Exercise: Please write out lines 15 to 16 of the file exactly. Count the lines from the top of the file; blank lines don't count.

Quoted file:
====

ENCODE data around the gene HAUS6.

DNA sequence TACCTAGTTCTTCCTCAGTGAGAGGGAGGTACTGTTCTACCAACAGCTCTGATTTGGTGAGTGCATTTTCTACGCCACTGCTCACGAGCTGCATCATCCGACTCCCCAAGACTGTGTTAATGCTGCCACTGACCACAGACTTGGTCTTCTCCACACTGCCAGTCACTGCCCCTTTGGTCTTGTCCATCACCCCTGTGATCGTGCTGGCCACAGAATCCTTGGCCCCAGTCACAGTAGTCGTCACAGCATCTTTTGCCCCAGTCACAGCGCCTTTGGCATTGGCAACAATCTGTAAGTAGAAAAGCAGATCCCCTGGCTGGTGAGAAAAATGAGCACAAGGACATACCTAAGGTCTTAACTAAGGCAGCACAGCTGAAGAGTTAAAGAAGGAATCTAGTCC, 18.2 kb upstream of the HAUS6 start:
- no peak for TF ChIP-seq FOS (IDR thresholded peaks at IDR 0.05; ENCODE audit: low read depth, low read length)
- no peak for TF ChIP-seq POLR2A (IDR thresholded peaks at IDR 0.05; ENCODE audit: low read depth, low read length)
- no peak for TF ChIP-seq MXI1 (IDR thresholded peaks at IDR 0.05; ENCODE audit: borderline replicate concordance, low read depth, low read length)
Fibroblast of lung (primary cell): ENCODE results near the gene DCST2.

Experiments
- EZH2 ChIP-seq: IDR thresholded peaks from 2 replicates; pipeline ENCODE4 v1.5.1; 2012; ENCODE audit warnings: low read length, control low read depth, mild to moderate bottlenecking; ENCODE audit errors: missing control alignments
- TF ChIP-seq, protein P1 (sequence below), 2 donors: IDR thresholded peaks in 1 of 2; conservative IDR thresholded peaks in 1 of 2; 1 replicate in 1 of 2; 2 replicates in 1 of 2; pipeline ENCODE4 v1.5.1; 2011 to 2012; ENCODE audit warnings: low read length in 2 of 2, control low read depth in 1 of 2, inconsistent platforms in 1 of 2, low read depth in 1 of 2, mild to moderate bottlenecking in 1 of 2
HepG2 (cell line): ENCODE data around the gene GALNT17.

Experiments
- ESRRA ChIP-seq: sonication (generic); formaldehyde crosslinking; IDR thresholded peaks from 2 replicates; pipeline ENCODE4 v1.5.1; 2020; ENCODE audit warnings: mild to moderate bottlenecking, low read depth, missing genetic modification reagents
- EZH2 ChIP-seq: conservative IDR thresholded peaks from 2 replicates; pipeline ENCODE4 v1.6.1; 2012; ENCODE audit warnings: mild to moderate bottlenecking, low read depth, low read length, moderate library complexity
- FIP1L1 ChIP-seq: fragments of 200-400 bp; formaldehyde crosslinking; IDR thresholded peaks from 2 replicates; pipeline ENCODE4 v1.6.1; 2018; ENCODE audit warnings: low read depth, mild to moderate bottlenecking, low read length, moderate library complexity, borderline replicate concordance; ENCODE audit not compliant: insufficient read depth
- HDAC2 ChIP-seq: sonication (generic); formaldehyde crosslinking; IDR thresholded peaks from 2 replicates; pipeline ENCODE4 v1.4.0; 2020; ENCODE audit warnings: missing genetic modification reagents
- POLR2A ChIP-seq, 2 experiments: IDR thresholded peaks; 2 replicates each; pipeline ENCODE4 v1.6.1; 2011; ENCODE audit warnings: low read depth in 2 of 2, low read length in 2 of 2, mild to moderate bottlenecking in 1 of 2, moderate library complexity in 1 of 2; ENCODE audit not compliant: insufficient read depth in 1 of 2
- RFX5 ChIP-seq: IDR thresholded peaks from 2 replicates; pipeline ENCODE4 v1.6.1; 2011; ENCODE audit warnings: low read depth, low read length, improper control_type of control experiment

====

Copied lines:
- HDAC2 ChIP-seq: sonication (generic); formaldehyde crosslinking; IDR thresholded peaks from 2 replicates; pipeline ENCODE4 v1.4.0; 2020; ENCODE audit warnings: missing genetic modification reagents
- POLR2A ChIP-seq, 2 experiments: IDR thresholded peaks; 2 replicates each; pipeline ENCODE4 v1.6.1; 2011; ENCODE audit warnings: low read depth in 2 of 2, low read length in 2 of 2, mild to moderate bottlenecking in 1 of 2, moderate library complexity in 1 of 2; ENCODE audit not compliant: insufficient read depth in 1 of 2